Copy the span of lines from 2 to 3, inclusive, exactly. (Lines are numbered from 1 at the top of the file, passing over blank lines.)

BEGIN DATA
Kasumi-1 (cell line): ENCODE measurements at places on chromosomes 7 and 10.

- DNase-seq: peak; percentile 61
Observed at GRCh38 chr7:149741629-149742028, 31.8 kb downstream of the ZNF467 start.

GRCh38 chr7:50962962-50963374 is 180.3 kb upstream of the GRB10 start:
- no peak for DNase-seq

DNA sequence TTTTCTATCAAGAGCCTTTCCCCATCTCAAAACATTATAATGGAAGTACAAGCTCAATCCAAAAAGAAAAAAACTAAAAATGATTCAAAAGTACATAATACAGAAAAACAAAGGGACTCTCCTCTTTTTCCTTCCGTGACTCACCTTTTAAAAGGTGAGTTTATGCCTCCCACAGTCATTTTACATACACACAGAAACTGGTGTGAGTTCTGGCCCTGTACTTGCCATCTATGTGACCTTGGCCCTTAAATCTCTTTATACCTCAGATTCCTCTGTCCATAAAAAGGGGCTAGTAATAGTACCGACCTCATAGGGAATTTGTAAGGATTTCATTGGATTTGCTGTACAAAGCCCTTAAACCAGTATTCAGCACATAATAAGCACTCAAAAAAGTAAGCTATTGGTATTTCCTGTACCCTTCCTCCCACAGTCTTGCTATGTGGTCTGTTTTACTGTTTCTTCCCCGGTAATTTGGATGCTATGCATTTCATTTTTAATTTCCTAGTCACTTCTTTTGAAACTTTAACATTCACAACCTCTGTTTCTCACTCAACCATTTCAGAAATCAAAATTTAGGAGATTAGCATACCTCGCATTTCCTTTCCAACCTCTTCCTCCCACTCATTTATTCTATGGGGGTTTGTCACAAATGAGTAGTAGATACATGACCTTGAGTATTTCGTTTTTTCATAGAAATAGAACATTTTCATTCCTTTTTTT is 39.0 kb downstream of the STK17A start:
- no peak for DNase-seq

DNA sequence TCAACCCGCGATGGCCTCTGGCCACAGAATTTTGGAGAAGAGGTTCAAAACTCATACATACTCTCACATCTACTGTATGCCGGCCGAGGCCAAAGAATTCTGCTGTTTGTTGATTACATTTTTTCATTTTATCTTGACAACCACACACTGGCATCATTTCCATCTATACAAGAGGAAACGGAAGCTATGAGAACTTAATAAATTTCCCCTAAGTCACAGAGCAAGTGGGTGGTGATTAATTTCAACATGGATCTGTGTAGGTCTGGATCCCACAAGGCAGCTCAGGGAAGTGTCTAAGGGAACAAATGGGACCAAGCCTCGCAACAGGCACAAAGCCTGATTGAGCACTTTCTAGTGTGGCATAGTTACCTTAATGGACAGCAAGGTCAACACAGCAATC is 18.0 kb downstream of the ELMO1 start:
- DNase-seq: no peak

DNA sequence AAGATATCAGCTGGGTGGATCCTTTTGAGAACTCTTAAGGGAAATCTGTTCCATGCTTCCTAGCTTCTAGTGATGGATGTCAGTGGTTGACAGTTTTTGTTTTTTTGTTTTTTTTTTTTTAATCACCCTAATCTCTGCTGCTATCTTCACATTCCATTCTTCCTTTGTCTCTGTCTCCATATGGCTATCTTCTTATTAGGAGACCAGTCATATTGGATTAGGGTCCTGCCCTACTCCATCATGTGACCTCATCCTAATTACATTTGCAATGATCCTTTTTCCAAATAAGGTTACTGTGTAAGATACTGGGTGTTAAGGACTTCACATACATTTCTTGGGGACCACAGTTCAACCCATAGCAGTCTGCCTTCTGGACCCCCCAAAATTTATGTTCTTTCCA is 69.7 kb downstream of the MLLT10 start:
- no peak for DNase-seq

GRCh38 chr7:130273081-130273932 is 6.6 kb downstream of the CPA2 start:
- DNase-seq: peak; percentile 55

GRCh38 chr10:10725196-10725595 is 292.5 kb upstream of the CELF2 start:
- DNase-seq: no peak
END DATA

- DNase-seq: peak; percentile 61
Observed at GRCh38 chr7:149741629-149742028, 31.8 kb downstream of the ZNF467 start.